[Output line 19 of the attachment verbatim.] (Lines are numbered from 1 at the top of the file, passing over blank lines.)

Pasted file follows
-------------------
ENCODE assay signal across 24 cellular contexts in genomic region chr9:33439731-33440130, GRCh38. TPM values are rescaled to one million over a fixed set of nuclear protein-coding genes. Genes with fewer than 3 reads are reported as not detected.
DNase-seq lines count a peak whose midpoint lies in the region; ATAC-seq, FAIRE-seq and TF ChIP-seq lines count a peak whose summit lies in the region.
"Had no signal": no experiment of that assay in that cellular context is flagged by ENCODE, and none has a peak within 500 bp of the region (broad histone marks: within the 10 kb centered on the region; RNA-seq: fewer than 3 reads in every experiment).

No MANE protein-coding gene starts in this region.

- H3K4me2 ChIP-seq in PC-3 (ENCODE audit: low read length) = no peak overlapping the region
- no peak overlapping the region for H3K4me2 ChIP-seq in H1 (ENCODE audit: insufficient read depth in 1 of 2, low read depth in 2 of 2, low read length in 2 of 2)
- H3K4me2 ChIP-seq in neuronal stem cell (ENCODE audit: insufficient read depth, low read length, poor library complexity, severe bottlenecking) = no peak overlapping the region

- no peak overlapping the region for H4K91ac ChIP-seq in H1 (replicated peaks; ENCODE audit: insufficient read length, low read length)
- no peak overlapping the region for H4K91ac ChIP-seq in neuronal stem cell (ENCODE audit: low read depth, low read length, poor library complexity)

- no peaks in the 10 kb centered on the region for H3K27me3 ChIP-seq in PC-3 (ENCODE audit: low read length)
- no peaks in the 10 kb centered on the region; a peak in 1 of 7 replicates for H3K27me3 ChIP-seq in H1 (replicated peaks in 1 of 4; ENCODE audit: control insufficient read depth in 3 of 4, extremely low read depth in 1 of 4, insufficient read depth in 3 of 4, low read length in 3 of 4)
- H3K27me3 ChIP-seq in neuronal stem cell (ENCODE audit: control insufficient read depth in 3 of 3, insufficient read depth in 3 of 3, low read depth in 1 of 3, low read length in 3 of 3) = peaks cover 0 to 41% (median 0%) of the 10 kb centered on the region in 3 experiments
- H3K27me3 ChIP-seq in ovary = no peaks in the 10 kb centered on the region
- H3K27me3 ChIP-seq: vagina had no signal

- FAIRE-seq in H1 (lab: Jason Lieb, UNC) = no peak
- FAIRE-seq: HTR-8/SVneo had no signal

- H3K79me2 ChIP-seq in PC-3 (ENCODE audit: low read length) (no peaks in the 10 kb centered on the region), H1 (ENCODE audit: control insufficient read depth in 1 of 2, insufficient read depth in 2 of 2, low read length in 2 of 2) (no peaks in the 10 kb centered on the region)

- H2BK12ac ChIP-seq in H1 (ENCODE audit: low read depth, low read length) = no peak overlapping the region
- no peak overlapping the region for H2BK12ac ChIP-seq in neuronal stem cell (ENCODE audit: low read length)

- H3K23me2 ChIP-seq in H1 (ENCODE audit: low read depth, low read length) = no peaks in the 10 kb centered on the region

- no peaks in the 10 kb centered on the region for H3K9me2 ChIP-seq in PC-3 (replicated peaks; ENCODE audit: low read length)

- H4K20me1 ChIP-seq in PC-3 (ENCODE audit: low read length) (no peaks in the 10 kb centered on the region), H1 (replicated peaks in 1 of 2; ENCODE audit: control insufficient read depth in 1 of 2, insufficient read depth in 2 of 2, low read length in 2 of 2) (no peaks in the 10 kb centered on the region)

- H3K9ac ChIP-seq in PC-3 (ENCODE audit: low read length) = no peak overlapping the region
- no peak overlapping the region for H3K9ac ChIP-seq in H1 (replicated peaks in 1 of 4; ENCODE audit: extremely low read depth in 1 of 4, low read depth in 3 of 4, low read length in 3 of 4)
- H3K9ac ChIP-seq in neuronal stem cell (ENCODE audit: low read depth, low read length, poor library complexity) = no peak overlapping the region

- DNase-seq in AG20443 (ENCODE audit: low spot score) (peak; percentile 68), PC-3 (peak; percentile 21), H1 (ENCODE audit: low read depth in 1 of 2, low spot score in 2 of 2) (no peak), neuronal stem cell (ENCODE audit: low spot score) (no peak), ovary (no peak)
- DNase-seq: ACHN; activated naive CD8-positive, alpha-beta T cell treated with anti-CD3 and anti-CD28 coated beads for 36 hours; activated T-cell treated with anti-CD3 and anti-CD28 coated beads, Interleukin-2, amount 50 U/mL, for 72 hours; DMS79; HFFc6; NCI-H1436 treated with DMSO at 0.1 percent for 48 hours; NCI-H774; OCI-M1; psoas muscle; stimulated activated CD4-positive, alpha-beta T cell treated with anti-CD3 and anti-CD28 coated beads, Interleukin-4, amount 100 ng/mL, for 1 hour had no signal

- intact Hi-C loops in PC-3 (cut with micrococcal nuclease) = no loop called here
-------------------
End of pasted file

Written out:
- no peak overlapping the region for H2BK12ac ChIP-seq in neuronal stem cell (ENCODE audit: low read length)